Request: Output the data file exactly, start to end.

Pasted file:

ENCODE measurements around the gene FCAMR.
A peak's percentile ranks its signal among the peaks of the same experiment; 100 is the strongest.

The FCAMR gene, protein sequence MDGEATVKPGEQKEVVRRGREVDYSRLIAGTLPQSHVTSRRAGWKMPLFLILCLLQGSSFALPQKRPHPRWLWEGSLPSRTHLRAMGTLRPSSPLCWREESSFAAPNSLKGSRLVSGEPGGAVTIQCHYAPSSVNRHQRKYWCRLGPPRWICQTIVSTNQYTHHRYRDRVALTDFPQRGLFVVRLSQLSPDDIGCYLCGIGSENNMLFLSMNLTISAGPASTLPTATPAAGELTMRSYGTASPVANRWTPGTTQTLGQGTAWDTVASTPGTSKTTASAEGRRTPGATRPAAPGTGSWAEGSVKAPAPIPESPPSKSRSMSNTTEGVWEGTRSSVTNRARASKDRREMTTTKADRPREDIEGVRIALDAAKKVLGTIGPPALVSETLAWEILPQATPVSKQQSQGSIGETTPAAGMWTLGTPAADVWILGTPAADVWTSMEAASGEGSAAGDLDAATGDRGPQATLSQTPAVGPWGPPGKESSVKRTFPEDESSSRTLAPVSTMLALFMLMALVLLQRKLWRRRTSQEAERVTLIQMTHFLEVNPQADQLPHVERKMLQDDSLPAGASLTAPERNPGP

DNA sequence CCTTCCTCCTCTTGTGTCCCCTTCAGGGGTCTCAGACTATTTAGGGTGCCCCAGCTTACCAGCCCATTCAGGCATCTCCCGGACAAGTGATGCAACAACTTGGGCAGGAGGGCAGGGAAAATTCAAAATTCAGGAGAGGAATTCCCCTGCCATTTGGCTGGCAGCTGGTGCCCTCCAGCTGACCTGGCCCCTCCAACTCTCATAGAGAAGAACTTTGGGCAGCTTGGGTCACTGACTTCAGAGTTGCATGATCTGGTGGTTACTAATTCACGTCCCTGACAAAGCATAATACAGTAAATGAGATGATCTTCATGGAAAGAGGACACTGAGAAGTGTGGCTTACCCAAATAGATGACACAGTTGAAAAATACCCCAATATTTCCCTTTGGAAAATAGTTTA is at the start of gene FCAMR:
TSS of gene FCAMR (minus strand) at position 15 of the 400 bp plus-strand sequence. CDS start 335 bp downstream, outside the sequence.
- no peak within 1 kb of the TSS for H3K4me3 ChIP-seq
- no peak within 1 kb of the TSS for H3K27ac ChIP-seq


ENCODE measurements around the gene FCAMR.
A peak's percentile ranks its signal among the peaks of the same experiment; 100 is the strongest.

The FCAMR gene, protein sequence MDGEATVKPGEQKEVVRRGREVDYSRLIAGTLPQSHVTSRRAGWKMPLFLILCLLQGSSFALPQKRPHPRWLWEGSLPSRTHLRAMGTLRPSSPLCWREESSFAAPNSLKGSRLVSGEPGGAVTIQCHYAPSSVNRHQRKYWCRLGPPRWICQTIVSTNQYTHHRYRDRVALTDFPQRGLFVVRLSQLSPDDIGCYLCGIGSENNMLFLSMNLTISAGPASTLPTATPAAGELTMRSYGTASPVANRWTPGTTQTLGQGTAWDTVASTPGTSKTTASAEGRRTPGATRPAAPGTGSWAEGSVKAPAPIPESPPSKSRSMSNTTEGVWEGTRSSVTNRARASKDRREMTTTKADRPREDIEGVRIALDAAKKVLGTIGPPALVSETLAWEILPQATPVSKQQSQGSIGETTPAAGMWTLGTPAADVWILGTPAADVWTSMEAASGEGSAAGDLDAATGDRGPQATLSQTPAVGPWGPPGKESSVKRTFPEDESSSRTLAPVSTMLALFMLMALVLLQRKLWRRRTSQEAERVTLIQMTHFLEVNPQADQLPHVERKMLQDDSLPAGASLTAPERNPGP

DNA sequence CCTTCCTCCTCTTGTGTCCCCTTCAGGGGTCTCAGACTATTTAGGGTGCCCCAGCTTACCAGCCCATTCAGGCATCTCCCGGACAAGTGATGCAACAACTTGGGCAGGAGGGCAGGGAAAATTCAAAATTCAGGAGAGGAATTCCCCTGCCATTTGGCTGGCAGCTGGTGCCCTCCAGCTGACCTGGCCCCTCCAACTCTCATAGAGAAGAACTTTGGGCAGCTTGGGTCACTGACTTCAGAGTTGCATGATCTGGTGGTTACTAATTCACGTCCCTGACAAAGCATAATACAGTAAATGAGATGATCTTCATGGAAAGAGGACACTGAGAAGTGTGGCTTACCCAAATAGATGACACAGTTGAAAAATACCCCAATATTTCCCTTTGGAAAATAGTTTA is at the start of gene FCAMR:
TSS of gene FCAMR (minus strand) at position 15 of the 400 bp plus-strand sequence. CDS start 335 bp downstream, outside the sequence.
- no peak within 1 kb of the TSS for H3K4me3 ChIP-seq
- no peak within 1 kb of the TSS for H3K27ac ChIP-seq